'The Haj,' Uris's richly detailed Palestinian portrait, lacks vitality;
By Jane Stewart Spitzer, Jane Stewart Spitzer reviews popular fiction for the Monitor. LEON Uris's novels ''Exodus'' and ''Trinity'' moved me, captivated me, and kept me up late at night. I expected his latest, ''The Haj,'' to have the same effect, and I was very disappointed that it didn't. The story failed to capture my interest until I was almost halfway through it , and I never got fully caught up in it. The writing is surprisingly poor; many of the characters never come to life; and Uris continually hits the reader over the head with his prejudices against the Arab world and Islam. ''The Haj'' refers to both the pilgrimage to Mecca, a central event in the life of a Muslim, and to the novel's main character, Ibrahim al Soukori al Wahhabi, who, as custom allows, takes the name Haj Ibrahim after his own pilgrimage. The novel tells the story of Ibrahim as seen mainly through the eyes of his favorite son, Ishmael. It is set against Palestine's tumultuous history from 1922, when Ibrahim succeeds his father as Muktar (head man) of the Palestinian village of Tabah, through 1956, when Ibrahim dies in a Palestinian refugee camp on the Jordanian-occupied West Bank. The opening chapters are confused, because Uris jumps around in time and switches viewpoints continually. Granted, in order for a reader to understand the historical events in which the characters are involved, he or she must know something of the history of Palestine. But Uris provides so much information I sometimes wondered if I was reading a novel or a history book - and then how much of the apparent history was really accurate and how much was fiction. Uris paints a richly detailed portrait of Arab life and culture. However, this portrait is also completely unsympathetic to the Arab world in general and particularly to the Palestinian Arabs. In fact, ''The Haj'' reads like a treatise on the evils of Islam and the brutality of Arab culture. It conveys the distinct impression that there is no possibility for a peaceful solution in the Mideast. This pessimism, combined with Uris's prejudices, saps the novel of its vitality and appeal. True, Uris displayed his views clearly in ''Exodus'' and in ''Trinity.'' Yet, because of his sympathy for his subjects, these novels displayed more enthusiasm than bias, which contributed greatly to their readability. This is missing in the new novel. ''The Haj'' also suffers from too little plot and too much talk - most of it in a stilted, awkward style that reads like a translation. It would seem that Uris attempted to capture the colorful, formal style of Arab rhetoric, but the result is unwieldy and boring. Witness two passages from Ishmael's narration: ''the stink was deafening'' and ''we plunged into a spell of nostalgia.'' There are also problems with characterization. The main Jewish character, Gideon Asch, is described in such godlike terms that he never seems real. Ishmael is likable but mainly an observer. His sister, Nada, who is also likable , becomes an important character only toward the end of the book. And Haj Ibrahim, who is partly appealing, loses the sympathy of his son Ishmael - and the reader - when he kills one of his daughters for breaking the sexual taboos of Islam. It is obvious that Leon Uris spent a great deal of time and thought in researching and writing ''The Haj.'' Running to almost 600 pages, it demands a major commitment of time and thought from the reader as well. It is unfortunate for both author and reader that ''The Haj'' isn't a better book.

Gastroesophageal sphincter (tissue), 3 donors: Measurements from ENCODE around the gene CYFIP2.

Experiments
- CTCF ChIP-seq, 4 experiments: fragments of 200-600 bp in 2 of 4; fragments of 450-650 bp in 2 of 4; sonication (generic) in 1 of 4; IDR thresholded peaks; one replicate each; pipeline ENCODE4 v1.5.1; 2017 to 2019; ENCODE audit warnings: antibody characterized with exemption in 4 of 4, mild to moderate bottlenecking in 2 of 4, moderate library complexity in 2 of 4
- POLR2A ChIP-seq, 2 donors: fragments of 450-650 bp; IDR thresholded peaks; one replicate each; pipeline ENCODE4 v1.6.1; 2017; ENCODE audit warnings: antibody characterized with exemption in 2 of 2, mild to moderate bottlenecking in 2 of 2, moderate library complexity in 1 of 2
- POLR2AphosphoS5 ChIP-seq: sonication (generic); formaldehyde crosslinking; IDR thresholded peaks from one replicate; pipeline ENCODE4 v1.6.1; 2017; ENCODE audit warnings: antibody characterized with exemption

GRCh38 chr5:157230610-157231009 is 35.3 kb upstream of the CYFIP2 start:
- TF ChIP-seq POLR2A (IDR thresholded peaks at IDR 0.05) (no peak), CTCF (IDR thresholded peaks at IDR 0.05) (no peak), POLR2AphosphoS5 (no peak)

The Haj, by Leon Uris. Garden City, New York: Doubleday & Co. 576 pp. $17.95.
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